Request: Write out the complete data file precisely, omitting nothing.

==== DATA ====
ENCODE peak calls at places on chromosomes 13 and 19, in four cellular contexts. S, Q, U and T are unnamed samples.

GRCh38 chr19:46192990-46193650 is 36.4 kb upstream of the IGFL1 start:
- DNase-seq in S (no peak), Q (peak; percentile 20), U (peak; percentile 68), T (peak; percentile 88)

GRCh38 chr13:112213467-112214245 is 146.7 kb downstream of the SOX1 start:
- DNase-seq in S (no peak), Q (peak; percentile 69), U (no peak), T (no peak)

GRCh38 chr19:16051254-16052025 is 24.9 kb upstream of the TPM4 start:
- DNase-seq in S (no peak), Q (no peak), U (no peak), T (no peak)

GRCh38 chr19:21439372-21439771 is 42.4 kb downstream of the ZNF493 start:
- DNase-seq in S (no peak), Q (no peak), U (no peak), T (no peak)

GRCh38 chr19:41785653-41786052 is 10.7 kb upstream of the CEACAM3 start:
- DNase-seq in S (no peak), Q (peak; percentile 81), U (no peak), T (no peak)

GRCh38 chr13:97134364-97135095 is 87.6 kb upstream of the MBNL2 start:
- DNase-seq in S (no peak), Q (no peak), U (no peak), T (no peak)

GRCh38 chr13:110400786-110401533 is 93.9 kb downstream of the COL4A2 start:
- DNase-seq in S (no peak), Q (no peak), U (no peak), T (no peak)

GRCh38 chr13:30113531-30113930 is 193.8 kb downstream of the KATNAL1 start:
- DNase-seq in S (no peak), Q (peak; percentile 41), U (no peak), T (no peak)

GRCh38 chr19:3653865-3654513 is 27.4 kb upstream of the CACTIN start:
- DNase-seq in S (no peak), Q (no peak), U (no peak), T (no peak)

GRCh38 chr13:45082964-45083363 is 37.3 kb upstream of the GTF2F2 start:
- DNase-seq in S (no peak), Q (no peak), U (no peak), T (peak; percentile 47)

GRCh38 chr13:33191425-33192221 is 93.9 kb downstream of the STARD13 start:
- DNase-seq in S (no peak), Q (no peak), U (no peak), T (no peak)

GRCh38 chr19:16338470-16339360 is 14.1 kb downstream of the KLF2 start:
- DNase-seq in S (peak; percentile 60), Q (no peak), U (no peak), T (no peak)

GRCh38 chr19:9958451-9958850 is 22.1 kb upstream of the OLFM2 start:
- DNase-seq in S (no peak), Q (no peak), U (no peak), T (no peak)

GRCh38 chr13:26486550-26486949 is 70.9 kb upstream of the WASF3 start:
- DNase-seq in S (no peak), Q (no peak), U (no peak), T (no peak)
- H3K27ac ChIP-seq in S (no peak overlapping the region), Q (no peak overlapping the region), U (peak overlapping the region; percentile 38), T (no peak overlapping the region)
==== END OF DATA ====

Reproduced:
ENCODE peak calls at places on chromosomes 13 and 19, in four cellular contexts. S, Q, U and T are unnamed samples.

GRCh38 chr19:46192990-46193650 is 36.4 kb upstream of the IGFL1 start:
- DNase-seq in S (no peak), Q (peak; percentile 20), U (peak; percentile 68), T (peak; percentile 88)

GRCh38 chr13:112213467-112214245 is 146.7 kb downstream of the SOX1 start:
- DNase-seq in S (no peak), Q (peak; percentile 69), U (no peak), T (no peak)

GRCh38 chr19:16051254-16052025 is 24.9 kb upstream of the TPM4 start:
- DNase-seq in S (no peak), Q (no peak), U (no peak), T (no peak)

GRCh38 chr19:21439372-21439771 is 42.4 kb downstream of the ZNF493 start:
- DNase-seq in S (no peak), Q (no peak), U (no peak), T (no peak)

GRCh38 chr19:41785653-41786052 is 10.7 kb upstream of the CEACAM3 start:
- DNase-seq in S (no peak), Q (peak; percentile 81), U (no peak), T (no peak)

GRCh38 chr13:97134364-97135095 is 87.6 kb upstream of the MBNL2 start:
- DNase-seq in S (no peak), Q (no peak), U (no peak), T (no peak)

GRCh38 chr13:110400786-110401533 is 93.9 kb downstream of the COL4A2 start:
- DNase-seq in S (no peak), Q (no peak), U (no peak), T (no peak)

GRCh38 chr13:30113531-30113930 is 193.8 kb downstream of the KATNAL1 start:
- DNase-seq in S (no peak), Q (peak; percentile 41), U (no peak), T (no peak)

GRCh38 chr19:3653865-3654513 is 27.4 kb upstream of the CACTIN start:
- DNase-seq in S (no peak), Q (no peak), U (no peak), T (no peak)

GRCh38 chr13:45082964-45083363 is 37.3 kb upstream of the GTF2F2 start:
- DNase-seq in S (no peak), Q (no peak), U (no peak), T (peak; percentile 47)

GRCh38 chr13:33191425-33192221 is 93.9 kb downstream of the STARD13 start:
- DNase-seq in S (no peak), Q (no peak), U (no peak), T (no peak)

GRCh38 chr19:16338470-16339360 is 14.1 kb downstream of the KLF2 start:
- DNase-seq in S (peak; percentile 60), Q (no peak), U (no peak), T (no peak)

GRCh38 chr19:9958451-9958850 is 22.1 kb upstream of the OLFM2 start:
- DNase-seq in S (no peak), Q (no peak), U (no peak), T (no peak)

GRCh38 chr13:26486550-26486949 is 70.9 kb upstream of the WASF3 start:
- DNase-seq in S (no peak), Q (no peak), U (no peak), T (no peak)
- H3K27ac ChIP-seq in S (no peak overlapping the region), Q (no peak overlapping the region), U (peak overlapping the region; percentile 38), T (no peak overlapping the region)